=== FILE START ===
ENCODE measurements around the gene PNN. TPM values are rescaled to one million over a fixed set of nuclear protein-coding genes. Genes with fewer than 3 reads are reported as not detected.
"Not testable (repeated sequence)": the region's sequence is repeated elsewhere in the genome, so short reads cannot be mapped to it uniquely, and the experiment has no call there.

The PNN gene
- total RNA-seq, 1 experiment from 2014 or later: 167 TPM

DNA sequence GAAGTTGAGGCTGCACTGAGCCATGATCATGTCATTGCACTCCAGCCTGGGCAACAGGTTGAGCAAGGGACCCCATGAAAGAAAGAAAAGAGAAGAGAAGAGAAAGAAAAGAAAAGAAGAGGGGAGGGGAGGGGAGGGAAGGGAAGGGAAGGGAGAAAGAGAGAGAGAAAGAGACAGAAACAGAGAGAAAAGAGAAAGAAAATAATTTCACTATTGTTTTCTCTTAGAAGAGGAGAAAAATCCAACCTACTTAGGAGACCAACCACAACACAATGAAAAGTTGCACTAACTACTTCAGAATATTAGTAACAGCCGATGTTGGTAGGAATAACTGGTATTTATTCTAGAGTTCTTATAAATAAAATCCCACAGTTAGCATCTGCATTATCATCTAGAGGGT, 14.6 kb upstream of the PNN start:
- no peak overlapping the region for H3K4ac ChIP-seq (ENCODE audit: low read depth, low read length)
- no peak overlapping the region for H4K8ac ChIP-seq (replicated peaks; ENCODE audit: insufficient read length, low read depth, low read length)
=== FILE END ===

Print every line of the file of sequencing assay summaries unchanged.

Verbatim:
ENCODE measurements around the gene PNN. TPM values are rescaled to one million over a fixed set of nuclear protein-coding genes. Genes with fewer than 3 reads are reported as not detected.
"Not testable (repeated sequence)": the region's sequence is repeated elsewhere in the genome, so short reads cannot be mapped to it uniquely, and the experiment has no call there.

The PNN gene
- total RNA-seq, 1 experiment from 2014 or later: 167 TPM

DNA sequence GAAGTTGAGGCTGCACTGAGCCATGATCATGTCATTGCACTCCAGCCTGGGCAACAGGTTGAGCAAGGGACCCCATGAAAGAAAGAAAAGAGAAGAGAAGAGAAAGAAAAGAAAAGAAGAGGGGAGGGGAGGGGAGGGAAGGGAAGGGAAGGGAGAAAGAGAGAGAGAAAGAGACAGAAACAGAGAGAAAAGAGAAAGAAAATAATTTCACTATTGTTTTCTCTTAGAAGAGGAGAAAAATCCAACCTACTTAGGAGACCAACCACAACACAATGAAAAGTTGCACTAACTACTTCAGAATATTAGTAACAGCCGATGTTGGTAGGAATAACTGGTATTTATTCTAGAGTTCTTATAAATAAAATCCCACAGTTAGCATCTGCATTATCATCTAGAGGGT, 14.6 kb upstream of the PNN start:
- no peak overlapping the region for H3K4ac ChIP-seq (ENCODE audit: low read depth, low read length)
- no peak overlapping the region for H4K8ac ChIP-seq (replicated peaks; ENCODE audit: insufficient read length, low read depth, low read length)